Chronic exposure to racial indignities can engender a subjective sense of invisibility, in which an individual feels that the dominant culture fails to recognize one’s worth, abilities, and talents. The sense of feeling unseen can permeate myriad aspects of the lived experience and negatively impact well-being. Using the case of an African American male in therapy with an African American female psychotherapist, this article presents how implicit and explicit acts of recognition of the patient and acknowledgment of race, integrated into a change-oriented and experiential psychotherapeutic process can facilitate transformational experiences. This case study seeks to highlight the importance of therapeutic alliance and patient perception of therapist empathy, which may contribute to enhanced well-being of African American men seeking psychotherapy.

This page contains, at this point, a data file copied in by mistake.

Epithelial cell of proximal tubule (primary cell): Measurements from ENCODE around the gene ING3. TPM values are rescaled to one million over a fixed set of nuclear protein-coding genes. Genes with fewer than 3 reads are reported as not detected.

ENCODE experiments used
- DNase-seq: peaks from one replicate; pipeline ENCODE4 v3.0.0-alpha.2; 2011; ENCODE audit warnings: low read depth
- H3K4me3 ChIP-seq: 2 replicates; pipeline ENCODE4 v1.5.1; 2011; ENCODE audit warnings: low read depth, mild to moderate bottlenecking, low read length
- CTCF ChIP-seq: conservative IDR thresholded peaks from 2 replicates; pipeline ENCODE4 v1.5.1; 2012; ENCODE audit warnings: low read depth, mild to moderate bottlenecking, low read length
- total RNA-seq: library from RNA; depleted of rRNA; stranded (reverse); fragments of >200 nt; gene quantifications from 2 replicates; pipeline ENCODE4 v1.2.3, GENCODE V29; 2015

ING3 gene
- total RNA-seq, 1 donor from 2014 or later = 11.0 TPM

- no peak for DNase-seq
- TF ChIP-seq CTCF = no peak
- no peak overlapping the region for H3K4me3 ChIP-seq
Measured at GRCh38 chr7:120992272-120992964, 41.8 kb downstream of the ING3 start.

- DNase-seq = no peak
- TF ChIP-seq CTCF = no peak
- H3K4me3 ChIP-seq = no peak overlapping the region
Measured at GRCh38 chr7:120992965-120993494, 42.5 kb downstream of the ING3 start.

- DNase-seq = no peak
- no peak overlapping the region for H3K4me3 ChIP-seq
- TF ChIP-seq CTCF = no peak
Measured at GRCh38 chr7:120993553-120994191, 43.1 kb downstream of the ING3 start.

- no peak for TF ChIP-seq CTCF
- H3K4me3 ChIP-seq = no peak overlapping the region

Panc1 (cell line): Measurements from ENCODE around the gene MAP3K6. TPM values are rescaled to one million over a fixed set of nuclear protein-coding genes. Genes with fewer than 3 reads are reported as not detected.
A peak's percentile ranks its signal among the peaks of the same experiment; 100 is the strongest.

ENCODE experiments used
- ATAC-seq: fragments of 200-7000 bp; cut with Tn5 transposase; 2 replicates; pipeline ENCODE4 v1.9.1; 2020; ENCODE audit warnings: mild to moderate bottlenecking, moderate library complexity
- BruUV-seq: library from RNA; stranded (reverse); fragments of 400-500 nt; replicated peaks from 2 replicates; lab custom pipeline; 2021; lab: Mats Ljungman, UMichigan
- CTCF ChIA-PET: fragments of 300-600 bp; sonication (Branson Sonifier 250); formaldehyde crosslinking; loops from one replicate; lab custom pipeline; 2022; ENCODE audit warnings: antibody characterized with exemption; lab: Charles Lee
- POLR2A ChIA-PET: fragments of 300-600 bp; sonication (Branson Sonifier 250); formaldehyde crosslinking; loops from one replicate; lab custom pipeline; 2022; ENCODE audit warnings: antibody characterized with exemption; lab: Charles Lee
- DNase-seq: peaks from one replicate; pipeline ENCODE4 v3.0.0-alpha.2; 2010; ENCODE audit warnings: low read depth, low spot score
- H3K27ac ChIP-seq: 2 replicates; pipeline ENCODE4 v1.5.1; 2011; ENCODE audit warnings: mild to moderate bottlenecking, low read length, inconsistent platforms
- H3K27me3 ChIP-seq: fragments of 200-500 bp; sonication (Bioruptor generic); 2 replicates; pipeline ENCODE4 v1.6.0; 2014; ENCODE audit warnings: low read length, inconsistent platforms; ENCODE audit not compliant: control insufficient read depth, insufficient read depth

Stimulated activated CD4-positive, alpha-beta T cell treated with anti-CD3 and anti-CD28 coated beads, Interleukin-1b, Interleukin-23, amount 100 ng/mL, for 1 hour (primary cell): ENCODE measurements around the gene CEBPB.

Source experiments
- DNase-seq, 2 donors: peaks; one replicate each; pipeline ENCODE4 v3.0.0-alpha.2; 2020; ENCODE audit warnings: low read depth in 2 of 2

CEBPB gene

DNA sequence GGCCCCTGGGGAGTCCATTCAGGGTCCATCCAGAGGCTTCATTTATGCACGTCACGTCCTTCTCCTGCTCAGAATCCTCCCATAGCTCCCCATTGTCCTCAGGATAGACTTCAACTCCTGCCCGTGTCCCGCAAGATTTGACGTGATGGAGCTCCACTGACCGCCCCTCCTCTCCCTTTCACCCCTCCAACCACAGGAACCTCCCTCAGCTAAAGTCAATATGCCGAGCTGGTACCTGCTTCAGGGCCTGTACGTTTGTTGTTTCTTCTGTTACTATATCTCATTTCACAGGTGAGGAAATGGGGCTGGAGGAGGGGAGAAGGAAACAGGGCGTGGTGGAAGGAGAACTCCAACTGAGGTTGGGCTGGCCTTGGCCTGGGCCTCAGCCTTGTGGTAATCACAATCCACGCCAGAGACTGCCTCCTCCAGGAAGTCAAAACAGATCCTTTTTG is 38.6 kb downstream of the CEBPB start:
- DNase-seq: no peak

Creative Commons License
This work is licensed under a Creative Commons Attribution-Noncommercial-No Derivative Works 4.0 License.
Simpson, M. (2016). Simpson, M. (2016). Feeling seen: A pathway to transformation. International Journal of Transpersonal Studies, 35(1), 78-91.. International Journal of Transpersonal Studies, 35 (1). http://dx.doi.org/10.24972/ijts.2016.35.1.78